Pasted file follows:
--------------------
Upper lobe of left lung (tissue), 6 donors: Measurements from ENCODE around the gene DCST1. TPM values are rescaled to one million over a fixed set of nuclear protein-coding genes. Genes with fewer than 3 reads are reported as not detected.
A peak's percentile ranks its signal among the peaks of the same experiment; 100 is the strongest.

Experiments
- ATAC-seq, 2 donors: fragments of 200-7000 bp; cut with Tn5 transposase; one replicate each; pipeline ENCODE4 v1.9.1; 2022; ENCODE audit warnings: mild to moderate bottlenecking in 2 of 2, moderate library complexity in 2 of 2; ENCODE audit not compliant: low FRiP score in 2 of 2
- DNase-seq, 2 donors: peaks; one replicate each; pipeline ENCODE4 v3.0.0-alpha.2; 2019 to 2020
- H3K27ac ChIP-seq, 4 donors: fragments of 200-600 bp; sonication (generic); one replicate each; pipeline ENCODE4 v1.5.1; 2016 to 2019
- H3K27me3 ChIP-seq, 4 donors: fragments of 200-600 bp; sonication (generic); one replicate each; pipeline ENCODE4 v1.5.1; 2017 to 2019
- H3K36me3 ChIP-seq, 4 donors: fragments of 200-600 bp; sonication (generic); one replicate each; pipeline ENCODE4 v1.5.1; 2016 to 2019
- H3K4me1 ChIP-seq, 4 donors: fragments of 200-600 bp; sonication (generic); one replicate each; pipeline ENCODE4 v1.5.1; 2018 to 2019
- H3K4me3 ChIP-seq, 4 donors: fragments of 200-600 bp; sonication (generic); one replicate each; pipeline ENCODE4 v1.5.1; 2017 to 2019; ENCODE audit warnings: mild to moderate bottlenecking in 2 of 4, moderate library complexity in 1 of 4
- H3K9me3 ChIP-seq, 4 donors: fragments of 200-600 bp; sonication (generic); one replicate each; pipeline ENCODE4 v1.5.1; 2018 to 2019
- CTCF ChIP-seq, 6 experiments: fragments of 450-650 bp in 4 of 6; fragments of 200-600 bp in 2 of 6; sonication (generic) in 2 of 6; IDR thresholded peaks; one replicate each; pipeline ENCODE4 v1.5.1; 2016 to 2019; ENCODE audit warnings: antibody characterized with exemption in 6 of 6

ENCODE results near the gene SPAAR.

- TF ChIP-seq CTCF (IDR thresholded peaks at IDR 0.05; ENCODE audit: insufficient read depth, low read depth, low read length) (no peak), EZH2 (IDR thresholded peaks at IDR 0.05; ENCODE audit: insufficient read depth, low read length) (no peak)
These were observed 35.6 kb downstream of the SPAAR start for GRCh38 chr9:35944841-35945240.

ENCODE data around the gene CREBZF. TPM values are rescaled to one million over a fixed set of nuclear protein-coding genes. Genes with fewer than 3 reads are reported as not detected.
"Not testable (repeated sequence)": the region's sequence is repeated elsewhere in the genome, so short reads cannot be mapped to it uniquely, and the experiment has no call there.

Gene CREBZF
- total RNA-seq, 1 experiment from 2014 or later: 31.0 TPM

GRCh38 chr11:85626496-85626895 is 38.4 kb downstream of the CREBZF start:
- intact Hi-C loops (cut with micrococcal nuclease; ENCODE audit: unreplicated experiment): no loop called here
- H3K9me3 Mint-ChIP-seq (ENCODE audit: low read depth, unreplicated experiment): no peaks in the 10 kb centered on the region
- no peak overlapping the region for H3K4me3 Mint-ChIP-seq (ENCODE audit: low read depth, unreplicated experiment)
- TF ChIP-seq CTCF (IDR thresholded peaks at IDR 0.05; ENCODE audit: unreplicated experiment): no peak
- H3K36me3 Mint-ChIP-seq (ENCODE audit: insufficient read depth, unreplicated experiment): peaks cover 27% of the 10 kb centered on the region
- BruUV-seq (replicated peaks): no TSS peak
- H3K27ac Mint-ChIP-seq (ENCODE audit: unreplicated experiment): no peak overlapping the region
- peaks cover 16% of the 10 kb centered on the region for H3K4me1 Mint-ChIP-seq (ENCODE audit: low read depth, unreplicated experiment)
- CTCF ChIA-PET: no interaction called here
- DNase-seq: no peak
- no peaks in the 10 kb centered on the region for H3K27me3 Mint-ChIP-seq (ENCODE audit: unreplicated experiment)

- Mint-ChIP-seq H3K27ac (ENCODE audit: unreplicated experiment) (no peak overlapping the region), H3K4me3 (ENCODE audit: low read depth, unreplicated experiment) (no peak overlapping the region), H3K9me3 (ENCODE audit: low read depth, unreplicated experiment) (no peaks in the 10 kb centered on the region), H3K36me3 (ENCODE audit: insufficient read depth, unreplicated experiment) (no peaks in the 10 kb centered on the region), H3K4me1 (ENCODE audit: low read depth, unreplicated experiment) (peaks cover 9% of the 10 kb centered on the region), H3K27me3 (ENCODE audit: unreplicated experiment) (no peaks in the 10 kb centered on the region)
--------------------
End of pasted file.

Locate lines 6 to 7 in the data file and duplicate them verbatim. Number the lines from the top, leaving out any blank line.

- H3K27ac ChIP-seq, 4 donors: fragments of 200-600 bp; sonication (generic); one replicate each; pipeline ENCODE4 v1.5.1; 2016 to 2019
- H3K27me3 ChIP-seq, 4 donors: fragments of 200-600 bp; sonication (generic); one replicate each; pipeline ENCODE4 v1.5.1; 2017 to 2019